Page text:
- Hardcover: 365 pages
- Publisher: Primal Nutrition, Inc.; 1 edition (October 21, 2015)
- Language: English
- ISBN-10: 1939563097
- ISBN-13: 978-1939563095
- Product Dimensions: 6.3 x 1.2 x 9.4 inches
- Shipping Weight: 1.6 pounds (View shipping rates and policies)
- Average Customer Review: 44 customer reviews
- Amazon Best Sellers Rank: #577,468 in Books (See Top 100 in Books)
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The Primal Prescription: Surviving The "Sick Care" Sinkhole Hardcover – October 21, 2015
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About the Author
Doug McGuff, MD, FAAEM became interested in exercise, diet, and human performance at the age of 15 when he took up weight training to improve his performance in the sport of bicycle motocross. While trading janitorial services for a membership at a Nautilus gym, he stumbled upon Arthur Jones’ Nautilus Training Bulletin No. 2. In 1989, he graduated from the University of Texas Medical School at San Antonio; he went on to train in emergency medicine at the University of Arkansas for Medical Sciences at Little Rock, where he served as Chief Resident. From there, Dr. McGuff served as faculty in the Wright State University Emergency Medicine Residency and was a staff emergency physician at Wright-Patterson AFB Hospital. In 1995, Dr. McGuff completed his tour of duty in the Air Force and became a partner in Blue Ridge Emergency Physicians, P.A. in Seneca, South Carolina. In 1997, he realized a lifelong dream when he opened Ultimate Exercise, a personal training studio specializing in state-of-the-art high intensity exercise.
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I think where McGuff fell short was in the same areas where Murphy does for the reasons I mentioned before. Yes I do think that there are problems with healthcare today but am not convinced that going totally private and eliminating all government oversight is the answer. Just like I would never get on a plane again were the FAA to be shut down, I don't think private enterprise does a particularly good job of self regulating in any industry. He does bring up good points on overreaching on the part of the FDA and I think that one in particular needs to be fixed somehow. I also think we as people need certain freedom to choose which type of care, which type of medication (drugs or supplements) etc and he does give food for thought on that subject. All and all while I disagree with quite a bit of this book I do try to maintain an open mind and some of the things that gnawed at me at first I have slowly taken in.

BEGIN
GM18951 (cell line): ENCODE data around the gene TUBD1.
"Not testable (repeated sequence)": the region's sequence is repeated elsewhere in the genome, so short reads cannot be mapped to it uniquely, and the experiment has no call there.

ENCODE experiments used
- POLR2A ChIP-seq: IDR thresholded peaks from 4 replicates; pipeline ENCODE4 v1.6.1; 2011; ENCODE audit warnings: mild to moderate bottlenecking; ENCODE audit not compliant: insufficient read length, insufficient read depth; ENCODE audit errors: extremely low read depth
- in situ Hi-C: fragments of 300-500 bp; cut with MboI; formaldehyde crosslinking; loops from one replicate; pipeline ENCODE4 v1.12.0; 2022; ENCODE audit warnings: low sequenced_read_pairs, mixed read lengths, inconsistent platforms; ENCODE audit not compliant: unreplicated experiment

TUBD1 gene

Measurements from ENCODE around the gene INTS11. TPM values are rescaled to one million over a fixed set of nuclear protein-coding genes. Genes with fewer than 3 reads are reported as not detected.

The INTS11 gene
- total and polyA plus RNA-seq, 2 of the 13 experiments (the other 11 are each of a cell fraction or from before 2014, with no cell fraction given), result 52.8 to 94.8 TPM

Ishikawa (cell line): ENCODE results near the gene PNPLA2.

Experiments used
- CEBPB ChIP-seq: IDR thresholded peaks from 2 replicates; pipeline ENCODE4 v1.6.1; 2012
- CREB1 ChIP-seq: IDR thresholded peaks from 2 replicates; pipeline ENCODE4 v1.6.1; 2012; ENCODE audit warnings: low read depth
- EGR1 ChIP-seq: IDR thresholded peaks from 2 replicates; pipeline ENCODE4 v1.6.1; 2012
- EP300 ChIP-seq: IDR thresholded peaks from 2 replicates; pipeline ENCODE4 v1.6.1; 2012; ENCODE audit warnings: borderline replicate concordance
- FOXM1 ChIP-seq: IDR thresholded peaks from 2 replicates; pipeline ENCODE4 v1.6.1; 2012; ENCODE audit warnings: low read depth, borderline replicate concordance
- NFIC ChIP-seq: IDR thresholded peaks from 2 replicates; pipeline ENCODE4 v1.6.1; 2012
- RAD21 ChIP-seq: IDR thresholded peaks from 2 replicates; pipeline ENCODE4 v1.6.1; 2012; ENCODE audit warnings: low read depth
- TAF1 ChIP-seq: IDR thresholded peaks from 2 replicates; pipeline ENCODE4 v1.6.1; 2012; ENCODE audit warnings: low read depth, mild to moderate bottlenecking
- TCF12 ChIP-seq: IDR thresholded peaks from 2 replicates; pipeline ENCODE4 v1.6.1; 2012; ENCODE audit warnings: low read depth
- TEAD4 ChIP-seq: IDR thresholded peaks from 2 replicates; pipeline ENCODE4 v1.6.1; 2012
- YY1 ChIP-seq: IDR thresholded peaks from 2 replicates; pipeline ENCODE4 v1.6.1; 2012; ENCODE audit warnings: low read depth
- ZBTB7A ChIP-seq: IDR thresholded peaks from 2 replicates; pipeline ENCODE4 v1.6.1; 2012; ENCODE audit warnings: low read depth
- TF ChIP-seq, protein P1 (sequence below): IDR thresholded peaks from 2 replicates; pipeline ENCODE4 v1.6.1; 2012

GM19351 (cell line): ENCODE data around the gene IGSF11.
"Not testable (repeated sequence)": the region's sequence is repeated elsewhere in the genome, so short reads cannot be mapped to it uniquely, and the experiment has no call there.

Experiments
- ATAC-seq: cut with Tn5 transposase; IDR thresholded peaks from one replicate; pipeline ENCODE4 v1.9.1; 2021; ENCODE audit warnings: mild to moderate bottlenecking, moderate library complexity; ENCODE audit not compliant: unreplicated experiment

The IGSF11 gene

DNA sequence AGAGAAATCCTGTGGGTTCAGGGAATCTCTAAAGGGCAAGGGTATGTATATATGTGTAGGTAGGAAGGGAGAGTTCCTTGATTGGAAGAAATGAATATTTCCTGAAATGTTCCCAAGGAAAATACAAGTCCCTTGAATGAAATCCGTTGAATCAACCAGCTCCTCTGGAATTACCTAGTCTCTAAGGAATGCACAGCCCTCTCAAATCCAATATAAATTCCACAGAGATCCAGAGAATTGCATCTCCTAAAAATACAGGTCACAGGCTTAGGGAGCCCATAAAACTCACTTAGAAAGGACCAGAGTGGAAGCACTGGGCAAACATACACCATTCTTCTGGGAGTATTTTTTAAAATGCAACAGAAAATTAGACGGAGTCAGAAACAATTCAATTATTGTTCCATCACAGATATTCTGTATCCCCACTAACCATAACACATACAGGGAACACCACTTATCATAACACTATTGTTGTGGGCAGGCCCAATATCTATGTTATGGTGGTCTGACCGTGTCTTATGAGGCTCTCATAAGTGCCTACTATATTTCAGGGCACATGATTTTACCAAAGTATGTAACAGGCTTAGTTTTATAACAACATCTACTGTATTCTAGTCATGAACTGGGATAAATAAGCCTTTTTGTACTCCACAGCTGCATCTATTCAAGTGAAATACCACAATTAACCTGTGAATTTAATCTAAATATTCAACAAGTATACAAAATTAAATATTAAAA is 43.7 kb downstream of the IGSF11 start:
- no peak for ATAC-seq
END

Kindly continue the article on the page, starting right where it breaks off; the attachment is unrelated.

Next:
10/31/15: First off I have not read the second part of this book so will edit this review afterward and possibly give it a bump in the rating. That said I have had a hard time getting through the first section written by the co-author economist Murphy. The introduction proclaimed that "this book is not partisan" but I found nothing in the first 7 chapters to indicate that this was true. What I did find was a lot of repeated rants over big government inflicting its "Nanny state" on everyone, the "Ponzi schemes" of Social Security and Medicare" are "bankrupt" and a lot of the use of the word "cronies" to describe those who would disagree with his obvious right wing slant. I kept waiting for anything positive about subjects such as the cost savings to everyone that occurs when of poor people don't need to get basic health care from the ER any longer, or how many other countries with socialized medicine actually deliver it for considerably less than our former system (before Obamacare). But that part is simply not addressed. Instead what I found was a lot of the use of extremely exaggerated examples which were used to try to illustrate the point the author was trying to make, but which to me just tended to overemphasize and distort the truth of the matter.